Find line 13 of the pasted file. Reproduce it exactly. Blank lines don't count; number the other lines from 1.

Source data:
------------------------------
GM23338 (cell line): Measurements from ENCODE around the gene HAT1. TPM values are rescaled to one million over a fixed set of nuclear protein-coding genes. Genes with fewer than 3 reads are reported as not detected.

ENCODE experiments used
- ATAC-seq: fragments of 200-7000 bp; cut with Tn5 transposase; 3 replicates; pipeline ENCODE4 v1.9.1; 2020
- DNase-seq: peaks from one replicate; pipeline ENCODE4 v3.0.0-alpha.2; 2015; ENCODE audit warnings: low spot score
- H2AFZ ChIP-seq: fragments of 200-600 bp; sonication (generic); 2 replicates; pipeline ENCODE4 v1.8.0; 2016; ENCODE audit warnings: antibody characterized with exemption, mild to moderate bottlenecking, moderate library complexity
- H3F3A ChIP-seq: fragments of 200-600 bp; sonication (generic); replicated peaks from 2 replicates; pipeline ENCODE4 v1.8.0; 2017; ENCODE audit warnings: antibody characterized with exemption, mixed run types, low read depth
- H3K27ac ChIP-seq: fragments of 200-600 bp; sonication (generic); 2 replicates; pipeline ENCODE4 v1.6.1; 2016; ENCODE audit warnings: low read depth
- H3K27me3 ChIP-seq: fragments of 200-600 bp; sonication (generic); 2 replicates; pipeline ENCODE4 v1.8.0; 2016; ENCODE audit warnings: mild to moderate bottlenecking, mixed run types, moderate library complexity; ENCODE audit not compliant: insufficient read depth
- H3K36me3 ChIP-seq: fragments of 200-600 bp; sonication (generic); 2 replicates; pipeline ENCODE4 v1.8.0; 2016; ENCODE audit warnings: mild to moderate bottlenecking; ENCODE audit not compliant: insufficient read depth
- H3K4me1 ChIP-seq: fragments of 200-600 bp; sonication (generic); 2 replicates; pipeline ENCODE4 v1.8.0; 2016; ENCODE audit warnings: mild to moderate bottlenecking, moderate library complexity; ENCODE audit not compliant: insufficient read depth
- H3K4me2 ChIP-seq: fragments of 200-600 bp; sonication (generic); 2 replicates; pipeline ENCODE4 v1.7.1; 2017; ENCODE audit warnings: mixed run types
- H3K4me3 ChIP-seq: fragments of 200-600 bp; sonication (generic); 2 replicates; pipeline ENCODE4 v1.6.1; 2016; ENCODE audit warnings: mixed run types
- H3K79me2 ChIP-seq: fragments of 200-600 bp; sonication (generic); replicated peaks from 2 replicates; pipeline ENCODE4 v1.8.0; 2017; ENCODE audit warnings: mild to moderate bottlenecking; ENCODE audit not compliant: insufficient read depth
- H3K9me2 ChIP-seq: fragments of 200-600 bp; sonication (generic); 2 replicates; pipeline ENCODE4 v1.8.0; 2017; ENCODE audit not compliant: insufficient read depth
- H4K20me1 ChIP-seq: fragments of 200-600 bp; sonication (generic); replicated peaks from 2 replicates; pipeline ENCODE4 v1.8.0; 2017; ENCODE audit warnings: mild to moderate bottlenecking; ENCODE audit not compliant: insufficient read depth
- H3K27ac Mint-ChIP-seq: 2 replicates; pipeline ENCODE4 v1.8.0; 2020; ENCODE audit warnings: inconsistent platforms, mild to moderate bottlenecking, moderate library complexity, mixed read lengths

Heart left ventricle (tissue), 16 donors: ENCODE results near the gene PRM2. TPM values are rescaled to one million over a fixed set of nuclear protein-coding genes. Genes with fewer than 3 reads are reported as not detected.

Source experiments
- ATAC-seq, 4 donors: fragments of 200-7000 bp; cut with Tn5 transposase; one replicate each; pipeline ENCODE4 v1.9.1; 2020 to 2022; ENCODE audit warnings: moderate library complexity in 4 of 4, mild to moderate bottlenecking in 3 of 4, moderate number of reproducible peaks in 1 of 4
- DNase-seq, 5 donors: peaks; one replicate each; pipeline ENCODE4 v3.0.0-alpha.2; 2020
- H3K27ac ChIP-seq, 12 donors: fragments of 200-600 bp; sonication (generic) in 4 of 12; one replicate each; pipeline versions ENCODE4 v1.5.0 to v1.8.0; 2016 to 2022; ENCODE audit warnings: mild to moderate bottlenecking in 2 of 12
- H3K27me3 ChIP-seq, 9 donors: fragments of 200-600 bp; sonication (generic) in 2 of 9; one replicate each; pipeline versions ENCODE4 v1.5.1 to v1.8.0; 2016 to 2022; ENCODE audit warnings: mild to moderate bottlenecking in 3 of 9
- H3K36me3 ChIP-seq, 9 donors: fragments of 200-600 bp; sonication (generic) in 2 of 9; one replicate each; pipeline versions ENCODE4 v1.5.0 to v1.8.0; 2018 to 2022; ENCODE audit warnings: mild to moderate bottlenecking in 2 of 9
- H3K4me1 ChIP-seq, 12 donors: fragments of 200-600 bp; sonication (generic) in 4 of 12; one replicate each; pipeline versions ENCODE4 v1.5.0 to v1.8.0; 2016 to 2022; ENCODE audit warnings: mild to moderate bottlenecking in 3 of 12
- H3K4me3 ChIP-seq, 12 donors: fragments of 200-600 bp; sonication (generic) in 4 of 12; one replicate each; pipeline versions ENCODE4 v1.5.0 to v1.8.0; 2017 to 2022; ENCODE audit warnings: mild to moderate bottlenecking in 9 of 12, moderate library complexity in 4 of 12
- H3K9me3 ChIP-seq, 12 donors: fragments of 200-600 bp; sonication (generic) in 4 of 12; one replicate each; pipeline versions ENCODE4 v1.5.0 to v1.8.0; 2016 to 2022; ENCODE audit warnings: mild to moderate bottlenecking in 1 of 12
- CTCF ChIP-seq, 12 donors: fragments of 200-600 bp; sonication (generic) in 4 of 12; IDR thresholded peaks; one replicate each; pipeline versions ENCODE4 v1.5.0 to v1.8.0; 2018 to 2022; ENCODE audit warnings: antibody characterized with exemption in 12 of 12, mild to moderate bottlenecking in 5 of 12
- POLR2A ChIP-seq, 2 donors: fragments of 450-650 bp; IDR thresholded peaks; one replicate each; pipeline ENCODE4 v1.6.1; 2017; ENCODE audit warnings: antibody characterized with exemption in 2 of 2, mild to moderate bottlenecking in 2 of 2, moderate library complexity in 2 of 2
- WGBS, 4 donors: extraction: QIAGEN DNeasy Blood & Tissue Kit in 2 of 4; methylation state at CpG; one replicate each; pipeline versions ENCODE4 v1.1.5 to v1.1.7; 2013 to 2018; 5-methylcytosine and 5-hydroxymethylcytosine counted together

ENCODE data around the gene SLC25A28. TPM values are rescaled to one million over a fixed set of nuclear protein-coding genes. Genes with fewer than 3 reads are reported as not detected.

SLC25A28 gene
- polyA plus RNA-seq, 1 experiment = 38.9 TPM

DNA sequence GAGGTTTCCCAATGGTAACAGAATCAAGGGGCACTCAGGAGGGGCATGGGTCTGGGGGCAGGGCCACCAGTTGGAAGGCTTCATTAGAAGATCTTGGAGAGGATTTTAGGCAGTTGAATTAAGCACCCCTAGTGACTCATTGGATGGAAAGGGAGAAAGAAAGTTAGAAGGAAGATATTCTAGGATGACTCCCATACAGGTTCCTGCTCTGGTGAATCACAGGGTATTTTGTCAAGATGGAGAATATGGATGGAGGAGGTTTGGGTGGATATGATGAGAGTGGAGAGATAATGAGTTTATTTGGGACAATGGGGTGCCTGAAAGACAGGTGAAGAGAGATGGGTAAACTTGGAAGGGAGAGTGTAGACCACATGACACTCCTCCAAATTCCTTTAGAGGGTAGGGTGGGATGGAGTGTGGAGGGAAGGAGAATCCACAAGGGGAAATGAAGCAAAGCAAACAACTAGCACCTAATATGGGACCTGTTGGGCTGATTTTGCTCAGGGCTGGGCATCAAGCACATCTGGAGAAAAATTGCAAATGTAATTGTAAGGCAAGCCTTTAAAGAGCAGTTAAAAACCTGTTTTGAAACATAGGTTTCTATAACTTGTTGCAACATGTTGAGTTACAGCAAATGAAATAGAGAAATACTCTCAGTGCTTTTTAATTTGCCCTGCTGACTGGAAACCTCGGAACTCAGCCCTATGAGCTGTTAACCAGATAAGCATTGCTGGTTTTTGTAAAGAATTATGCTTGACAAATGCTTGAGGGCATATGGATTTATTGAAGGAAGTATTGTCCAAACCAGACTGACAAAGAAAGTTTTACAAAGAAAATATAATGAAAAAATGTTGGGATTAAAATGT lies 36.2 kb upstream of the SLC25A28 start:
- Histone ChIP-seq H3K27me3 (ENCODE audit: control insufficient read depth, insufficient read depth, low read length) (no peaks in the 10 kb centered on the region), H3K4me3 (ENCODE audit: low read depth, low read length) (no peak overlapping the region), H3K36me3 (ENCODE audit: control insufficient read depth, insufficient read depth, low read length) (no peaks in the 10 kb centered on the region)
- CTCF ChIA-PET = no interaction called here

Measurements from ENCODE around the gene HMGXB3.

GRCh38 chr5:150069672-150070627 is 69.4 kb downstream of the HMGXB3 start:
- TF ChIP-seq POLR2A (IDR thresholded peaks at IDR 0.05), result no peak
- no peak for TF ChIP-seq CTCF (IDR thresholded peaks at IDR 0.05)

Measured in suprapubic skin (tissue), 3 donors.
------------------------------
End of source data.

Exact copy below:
- H3K79me2 ChIP-seq: fragments of 200-600 bp; sonication (generic); replicated peaks from 2 replicates; pipeline ENCODE4 v1.8.0; 2017; ENCODE audit warnings: mild to moderate bottlenecking; ENCODE audit not compliant: insufficient read depth